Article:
New Senate president Sue Lines says she would like to see the longstanding tradition of reading the Lord’s Prayer at the start of each sitting day “gone”, as she prepares to put her mark on the chamber by warning senators she’ll be tougher on those who demean their colleagues. Senator Lines, only the second woman elected to the role of president, said as an atheist she did not want to say the prayer, which has been read by the presiding officers in the lower and upper houses at the start of each sitting day since 1901. “On the one hand we’ve had almost every parliamentary leader applaud the diversity of the parliament and so if we are genuine about the diversity of the parliament we cannot continue to say a Christian prayer to open the day,” Senator Lines said.

“Personally, I would like to see the prayers gone. I’m an atheist. I don’t want to say the prayers. If others want to say the prayers they’re open to do that. “Personally I would like to see them gone but again it’s not something I can decree. It’s a view of the Senate.” Senator Lines said the abolition of the Lord’s Prayer was “certainly on the agenda” and would be raised with the Senate procedure committee, which considers any matter relating to procedures referred to it by the chamber or the president. Senators and members are not required to be present or participate in the reading of the Lord’s Prayer. There have been several unsuccessful attempts to change the standing orders to replace the prayers with a personal prayer or reflection, including by former Greens leader Bob Brown in 1997.

It is understood the House of Representatives Speaker Milton Dick has no desire or plans to change the arrangements for the Lord’s Prayer or acknowledgment of country. Mr Dick, 50, hails from the Anglican faith and has spoken at the parliamentary prayer breakfast. He is a known supporter of religious communities in his Brisbane electorate of Oxley. Senator Lines said she had a particular interest in implementing the Jenkins review recommendations and making parliament a safer place to work, revealing she had been sexually assaulted when she was five. While she has witnessed bullying and name-calling in federal parliament, having been called a “squawking seagull”, Senator Lines said she had never seen or experienced sexual harassment or assault in the building.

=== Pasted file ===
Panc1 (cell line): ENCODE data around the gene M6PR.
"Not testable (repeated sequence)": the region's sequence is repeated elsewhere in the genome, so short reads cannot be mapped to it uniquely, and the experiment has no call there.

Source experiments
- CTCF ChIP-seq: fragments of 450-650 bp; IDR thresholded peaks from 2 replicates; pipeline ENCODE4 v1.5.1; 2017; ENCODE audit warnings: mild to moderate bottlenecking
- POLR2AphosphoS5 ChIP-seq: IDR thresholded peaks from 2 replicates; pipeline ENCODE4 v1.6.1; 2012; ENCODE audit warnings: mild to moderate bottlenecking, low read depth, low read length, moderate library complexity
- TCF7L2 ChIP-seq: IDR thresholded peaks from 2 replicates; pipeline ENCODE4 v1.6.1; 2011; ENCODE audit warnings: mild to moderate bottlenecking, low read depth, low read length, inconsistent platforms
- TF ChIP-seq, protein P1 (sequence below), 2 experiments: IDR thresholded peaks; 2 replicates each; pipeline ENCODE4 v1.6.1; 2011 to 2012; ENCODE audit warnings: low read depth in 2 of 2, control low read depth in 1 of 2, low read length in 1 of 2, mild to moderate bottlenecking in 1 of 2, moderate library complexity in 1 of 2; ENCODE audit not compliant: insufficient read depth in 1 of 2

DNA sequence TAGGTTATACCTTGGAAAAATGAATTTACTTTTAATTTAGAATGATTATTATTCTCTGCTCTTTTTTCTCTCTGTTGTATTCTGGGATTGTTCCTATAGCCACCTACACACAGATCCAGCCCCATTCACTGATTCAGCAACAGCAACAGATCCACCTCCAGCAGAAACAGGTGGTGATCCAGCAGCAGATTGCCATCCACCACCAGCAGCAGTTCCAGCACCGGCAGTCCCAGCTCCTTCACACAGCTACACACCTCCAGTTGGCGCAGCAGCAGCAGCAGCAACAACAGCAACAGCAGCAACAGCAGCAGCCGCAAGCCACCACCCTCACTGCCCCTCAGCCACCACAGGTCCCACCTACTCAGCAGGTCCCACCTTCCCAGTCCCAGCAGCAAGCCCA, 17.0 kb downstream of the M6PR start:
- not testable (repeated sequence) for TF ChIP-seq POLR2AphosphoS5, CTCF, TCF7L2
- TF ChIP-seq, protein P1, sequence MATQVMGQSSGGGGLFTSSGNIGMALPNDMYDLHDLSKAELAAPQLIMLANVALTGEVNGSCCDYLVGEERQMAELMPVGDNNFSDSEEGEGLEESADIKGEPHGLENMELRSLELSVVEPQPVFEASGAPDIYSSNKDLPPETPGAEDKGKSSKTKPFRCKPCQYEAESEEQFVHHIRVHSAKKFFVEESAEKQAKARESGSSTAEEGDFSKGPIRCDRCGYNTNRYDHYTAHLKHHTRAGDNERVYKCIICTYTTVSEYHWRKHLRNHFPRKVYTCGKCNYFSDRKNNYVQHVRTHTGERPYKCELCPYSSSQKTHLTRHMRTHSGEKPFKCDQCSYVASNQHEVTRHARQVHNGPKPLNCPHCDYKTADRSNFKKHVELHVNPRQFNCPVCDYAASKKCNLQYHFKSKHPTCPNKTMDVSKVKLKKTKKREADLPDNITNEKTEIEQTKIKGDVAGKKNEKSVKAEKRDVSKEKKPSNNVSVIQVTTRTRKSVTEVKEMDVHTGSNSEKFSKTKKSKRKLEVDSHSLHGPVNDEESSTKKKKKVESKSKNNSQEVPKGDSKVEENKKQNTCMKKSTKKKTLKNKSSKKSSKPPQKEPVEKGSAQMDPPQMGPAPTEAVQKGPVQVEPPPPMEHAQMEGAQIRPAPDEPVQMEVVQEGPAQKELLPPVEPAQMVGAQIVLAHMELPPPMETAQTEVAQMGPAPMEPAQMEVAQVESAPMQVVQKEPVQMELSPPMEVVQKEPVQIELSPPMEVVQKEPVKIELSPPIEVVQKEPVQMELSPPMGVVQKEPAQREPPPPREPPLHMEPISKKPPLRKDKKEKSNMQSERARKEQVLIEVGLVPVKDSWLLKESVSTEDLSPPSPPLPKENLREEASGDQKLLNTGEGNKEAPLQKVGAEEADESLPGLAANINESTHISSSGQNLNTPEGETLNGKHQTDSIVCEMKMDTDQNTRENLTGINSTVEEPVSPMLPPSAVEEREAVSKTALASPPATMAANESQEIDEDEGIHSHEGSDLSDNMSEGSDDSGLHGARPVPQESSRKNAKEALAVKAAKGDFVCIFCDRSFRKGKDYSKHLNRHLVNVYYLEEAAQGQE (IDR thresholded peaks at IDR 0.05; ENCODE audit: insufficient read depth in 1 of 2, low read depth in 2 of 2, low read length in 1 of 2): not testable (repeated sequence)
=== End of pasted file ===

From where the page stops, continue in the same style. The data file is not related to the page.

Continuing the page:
But she said the chamber was too accepting of bad behaviour and it was up to her and other Senate chairs to raise standards. “The standing orders do say you can’t demean a person and I think in the past we’ve kind of let that go unless it’s been really particularly bad. We have to raise the standards as chairs, whether it’s me or the deputy president or the deputy chairs,” Senator Lines said. “We actually do need to start to pull people up a little more. That’s one of the areas we’ve developed too high a bar for moderating bad behaviour.” She will push for the chamber’s hours to be brought into line with the house’s after the Jenkins review found long and irregular hours of work could exacerbate aggressiveness in the workplace. Though Senator Lines conceded, there would still be occasions when the Senate needed to sit for long periods.

Source: Compiled by APN from media reports

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